Nearly 250,000 UK students are requesting tuition refunds after the coronavirus closes universities, while thousands face rental obligations for their vacant accommodation
- Sophie Quinn, 21, a third year from Liverpool University, placed the petition days ago
- She said the quality of her university experience this year is ‘not worth £ 9,250’
- COVID-19 has caused universities across the UK to drop out and stop all learning on campus
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Nearly 250,000 UK students have applied for tuition refunds after universities were forced to close due to the corona virus, while thousands face rental requirements for accommodation they cannot use.
The online petition, which was signed by 270,000 British students on Thursday evening, is demanding a refund of all tuition fees starting this academic year due to the overall dissatisfaction with the university experience during the coronavirus outbreak.
“The quality of the university is poor this year and certainly not worth up to £ 9,250,” said the petition, posted by Sophie Quinn, 21, a geography student at Liverpool University.
“Universities are now online only thanks to COVID-19, with only online powerpoints for learning materials not worth up to £ 9,250.”
The online petition, which was signed Thursday evening by 270,000 British students (photo), is demanding tuition fees back from this academic year due to general dissatisfaction with university experience during the coronavirus outbreak
Sophie Quinn, 21, a third-year geography student at the University of Liverpool, said the tuition fee of £ 9,250 per year has to be refunded this year due to students’ poor experience
Fear of the spread of COVID-19 in the UK in the past two weeks has led to universities across the country closing their doors, banning on-campus activities, but asking students to continue working from home to their degree .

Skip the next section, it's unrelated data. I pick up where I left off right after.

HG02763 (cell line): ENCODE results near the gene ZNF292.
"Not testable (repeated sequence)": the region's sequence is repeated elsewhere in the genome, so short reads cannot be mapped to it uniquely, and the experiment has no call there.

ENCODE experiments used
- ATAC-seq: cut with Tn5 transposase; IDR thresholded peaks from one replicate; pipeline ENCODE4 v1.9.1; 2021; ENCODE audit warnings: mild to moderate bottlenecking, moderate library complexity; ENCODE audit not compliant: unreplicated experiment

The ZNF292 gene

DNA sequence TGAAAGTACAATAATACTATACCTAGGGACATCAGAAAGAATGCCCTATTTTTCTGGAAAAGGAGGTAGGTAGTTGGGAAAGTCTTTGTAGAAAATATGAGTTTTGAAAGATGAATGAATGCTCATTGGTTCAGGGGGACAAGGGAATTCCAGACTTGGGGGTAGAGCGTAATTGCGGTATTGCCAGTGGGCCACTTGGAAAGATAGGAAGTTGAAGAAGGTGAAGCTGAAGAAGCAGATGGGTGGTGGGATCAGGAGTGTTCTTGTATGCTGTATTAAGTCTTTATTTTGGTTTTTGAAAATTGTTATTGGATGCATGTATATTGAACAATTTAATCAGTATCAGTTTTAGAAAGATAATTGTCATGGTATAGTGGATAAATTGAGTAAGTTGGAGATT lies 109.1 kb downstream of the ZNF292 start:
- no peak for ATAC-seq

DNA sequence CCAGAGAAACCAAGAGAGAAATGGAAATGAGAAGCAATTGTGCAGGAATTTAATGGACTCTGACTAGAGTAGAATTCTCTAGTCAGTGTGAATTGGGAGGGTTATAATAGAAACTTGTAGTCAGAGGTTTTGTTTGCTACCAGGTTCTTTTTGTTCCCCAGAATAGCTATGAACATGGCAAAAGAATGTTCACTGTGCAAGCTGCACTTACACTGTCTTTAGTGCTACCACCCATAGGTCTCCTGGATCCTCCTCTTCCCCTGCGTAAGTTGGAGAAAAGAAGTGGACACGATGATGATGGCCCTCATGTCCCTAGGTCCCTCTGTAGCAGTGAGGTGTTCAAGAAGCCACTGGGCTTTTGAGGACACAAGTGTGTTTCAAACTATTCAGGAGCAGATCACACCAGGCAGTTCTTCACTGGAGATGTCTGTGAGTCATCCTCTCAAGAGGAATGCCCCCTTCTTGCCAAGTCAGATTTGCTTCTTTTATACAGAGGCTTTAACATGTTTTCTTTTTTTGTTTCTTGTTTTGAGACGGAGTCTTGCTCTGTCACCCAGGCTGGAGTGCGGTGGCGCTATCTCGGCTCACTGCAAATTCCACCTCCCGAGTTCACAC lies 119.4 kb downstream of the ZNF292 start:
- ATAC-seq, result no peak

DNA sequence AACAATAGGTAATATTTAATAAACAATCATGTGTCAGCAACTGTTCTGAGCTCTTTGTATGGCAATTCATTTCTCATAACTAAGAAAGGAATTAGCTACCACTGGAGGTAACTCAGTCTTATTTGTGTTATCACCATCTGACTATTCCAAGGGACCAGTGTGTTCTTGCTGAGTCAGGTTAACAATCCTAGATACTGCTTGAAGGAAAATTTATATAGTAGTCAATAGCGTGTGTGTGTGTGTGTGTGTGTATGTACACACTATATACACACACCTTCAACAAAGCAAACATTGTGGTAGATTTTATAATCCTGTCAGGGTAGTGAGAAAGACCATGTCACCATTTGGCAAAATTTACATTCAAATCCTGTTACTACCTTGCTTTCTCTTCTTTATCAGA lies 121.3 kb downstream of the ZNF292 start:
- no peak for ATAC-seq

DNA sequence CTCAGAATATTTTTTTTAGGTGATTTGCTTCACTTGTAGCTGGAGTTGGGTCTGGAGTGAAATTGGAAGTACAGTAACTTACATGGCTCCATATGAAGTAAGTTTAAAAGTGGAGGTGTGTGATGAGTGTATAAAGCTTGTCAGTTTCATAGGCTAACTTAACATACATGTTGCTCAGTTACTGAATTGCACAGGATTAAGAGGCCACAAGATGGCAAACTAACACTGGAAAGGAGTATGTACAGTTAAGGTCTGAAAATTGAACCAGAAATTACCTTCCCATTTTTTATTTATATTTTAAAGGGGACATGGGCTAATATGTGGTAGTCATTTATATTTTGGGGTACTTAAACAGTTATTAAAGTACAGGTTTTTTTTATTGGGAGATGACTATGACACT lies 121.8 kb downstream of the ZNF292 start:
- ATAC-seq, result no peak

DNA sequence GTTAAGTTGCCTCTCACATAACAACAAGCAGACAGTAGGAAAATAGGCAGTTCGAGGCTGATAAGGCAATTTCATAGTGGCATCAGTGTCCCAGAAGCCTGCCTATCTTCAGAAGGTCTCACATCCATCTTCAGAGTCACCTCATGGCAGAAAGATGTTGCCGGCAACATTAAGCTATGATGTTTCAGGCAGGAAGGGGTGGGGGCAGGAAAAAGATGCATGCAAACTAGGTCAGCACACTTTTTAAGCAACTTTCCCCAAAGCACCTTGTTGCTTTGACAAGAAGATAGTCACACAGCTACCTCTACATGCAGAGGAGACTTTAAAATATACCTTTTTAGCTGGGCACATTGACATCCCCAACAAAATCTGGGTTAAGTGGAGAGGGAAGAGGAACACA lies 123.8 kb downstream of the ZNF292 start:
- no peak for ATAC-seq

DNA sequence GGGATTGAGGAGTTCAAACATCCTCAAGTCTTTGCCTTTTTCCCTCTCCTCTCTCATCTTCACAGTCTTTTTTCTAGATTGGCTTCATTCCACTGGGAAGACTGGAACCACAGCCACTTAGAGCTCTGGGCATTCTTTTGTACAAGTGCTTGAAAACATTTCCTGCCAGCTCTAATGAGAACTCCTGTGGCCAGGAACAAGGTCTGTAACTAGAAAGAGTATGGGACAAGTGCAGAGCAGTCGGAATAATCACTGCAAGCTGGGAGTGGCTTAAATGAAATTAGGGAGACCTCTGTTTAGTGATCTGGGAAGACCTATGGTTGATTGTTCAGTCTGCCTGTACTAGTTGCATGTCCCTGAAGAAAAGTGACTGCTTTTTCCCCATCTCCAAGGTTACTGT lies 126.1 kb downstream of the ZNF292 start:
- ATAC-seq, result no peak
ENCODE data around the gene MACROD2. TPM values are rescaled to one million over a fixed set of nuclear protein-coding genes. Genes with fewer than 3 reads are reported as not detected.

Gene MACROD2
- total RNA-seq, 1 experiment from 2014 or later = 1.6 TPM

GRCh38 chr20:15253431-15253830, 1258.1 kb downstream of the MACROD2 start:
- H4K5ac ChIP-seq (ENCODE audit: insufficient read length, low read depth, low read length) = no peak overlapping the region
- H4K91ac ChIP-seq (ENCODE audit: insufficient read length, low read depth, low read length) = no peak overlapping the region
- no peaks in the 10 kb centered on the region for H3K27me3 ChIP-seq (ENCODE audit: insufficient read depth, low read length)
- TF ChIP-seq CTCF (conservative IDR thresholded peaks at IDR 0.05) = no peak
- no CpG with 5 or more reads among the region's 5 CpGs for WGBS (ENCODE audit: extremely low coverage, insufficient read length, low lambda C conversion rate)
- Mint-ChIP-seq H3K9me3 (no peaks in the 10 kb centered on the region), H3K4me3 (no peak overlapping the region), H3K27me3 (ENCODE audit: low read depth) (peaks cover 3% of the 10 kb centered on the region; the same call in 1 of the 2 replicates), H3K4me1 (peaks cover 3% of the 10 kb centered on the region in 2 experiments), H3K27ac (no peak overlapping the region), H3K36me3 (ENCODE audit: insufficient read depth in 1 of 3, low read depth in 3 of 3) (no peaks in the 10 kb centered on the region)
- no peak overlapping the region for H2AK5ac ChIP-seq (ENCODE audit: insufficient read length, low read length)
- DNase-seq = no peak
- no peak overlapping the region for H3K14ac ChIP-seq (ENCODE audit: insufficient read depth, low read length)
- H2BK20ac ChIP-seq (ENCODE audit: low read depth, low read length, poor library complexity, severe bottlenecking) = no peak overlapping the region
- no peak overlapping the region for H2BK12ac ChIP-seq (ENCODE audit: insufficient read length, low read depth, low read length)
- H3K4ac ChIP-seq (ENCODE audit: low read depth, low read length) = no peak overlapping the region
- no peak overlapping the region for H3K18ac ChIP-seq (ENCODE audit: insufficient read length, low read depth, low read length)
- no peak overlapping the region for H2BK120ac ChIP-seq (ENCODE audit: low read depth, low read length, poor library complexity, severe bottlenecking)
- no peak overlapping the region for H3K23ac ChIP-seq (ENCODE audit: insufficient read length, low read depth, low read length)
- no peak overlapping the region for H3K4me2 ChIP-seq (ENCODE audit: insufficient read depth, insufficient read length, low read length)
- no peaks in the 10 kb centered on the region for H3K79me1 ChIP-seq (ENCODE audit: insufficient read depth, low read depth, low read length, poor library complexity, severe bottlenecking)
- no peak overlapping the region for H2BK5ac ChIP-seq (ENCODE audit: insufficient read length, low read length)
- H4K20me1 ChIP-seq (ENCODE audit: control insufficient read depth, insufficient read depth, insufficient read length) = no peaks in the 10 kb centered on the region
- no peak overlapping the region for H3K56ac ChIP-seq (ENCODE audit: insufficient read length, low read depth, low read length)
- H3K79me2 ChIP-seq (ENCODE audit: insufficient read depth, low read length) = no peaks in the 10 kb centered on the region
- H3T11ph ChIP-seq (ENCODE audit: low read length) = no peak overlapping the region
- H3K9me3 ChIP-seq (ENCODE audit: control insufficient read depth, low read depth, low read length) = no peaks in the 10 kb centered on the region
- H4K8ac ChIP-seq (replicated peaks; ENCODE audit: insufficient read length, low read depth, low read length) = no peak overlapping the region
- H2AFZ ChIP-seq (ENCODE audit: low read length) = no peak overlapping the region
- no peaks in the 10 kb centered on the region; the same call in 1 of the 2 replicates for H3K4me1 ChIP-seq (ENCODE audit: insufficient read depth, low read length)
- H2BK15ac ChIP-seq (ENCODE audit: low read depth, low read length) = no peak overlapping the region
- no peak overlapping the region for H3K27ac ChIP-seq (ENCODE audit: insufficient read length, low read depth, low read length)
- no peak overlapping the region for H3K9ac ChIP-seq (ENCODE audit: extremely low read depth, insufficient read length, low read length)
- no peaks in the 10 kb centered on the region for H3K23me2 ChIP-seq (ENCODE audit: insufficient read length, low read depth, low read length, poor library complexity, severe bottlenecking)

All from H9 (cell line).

“Excursions have also been canceled for which our tuition fees had to be paid,” added the petition.
Quinn, from Maidenhead in Berkshire, told the Guardian that students no longer have a graduation date to look forward to and that “many people are demotivated to do the job.”
She also claimed that students ‘don’t get what we paid for’ because tuition is often used to pay for ‘libraries and building maintenance’.
Picture: an undated file photo of the University of Liverpool. Fear of the spread of COVID-19 in the UK in the past two weeks has led to universities across the country closing their doors, banning on-campus activities, but asking students to continue working from home to their degrees
Union actions in February, where teachers taught at 74 UK universities for 14 days, also disrupted the student experience this year, Quinn said.
Earlier this week, she told the Tab that despite “ pushing through ” on strikes and meeting deadlines, teachers did not meet their mark deadlines.
The 21-year-old added that “this year has now moved online and the last time I checked I hadn’t signed up with The Open University.”
While Quinn was dissatisfied with the quality of education and university experience, others found themselves stuck with housing contracts for properties they couldn’t use.
A freshman, a resident of the private halls of Dobbie’s Point in Glasgow, Petros Passos, told the Guardian that hall manager, student Roost, had sent warnings that his case could be taken to a collection agency after he was unable to make his monthly payments .
He left the hallways to stay with his mother in London, who he says is a key figure.
“It is very stressful,” said Passos. “It is very unfair and unethical to do this, they are not concerned about reputation damage because they can open another building and move on.”
A student roost spokesperson told The Guardian that they would make an exception to their normal cancellation policy to help the students. They agreed to cancel payments from May 1 if they intended to leave the property.